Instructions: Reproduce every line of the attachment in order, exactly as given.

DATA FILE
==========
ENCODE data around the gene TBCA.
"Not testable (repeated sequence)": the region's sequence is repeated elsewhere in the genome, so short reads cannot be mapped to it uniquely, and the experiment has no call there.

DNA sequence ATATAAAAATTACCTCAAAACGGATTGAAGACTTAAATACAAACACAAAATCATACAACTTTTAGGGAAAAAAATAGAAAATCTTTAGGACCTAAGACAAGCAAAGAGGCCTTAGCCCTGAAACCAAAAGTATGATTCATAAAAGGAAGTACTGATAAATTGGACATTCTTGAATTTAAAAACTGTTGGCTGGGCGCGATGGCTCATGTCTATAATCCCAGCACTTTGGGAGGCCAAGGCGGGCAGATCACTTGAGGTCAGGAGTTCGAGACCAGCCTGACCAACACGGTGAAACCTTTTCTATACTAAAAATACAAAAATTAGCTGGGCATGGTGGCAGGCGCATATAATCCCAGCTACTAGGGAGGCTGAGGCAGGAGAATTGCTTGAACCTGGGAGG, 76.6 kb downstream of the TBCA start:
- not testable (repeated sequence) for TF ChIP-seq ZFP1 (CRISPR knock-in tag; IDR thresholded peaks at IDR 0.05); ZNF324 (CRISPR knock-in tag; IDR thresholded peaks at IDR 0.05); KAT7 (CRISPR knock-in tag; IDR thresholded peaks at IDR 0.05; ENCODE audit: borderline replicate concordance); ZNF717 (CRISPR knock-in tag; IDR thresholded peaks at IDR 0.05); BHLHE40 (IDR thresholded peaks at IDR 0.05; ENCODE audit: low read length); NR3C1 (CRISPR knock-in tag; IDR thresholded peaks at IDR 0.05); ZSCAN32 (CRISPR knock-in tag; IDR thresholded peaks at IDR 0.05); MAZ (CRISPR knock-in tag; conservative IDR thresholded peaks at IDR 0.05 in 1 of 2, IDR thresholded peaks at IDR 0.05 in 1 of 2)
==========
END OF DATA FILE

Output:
ENCODE data around the gene TBCA.
"Not testable (repeated sequence)": the region's sequence is repeated elsewhere in the genome, so short reads cannot be mapped to it uniquely, and the experiment has no call there.

DNA sequence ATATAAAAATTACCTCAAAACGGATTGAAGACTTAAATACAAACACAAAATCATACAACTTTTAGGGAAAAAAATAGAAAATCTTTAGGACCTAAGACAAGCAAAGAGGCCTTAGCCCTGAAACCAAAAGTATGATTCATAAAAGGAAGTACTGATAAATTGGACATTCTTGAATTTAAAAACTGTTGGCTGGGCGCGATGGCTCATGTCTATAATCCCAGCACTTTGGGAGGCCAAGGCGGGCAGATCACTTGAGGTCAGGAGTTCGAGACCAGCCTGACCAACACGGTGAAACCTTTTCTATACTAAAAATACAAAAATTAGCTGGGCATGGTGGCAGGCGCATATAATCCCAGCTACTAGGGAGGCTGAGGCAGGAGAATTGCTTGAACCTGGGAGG, 76.6 kb downstream of the TBCA start:
- not testable (repeated sequence) for TF ChIP-seq ZFP1 (CRISPR knock-in tag; IDR thresholded peaks at IDR 0.05); ZNF324 (CRISPR knock-in tag; IDR thresholded peaks at IDR 0.05); KAT7 (CRISPR knock-in tag; IDR thresholded peaks at IDR 0.05; ENCODE audit: borderline replicate concordance); ZNF717 (CRISPR knock-in tag; IDR thresholded peaks at IDR 0.05); BHLHE40 (IDR thresholded peaks at IDR 0.05; ENCODE audit: low read length); NR3C1 (CRISPR knock-in tag; IDR thresholded peaks at IDR 0.05); ZSCAN32 (CRISPR knock-in tag; IDR thresholded peaks at IDR 0.05); MAZ (CRISPR knock-in tag; conservative IDR thresholded peaks at IDR 0.05 in 1 of 2, IDR thresholded peaks at IDR 0.05 in 1 of 2)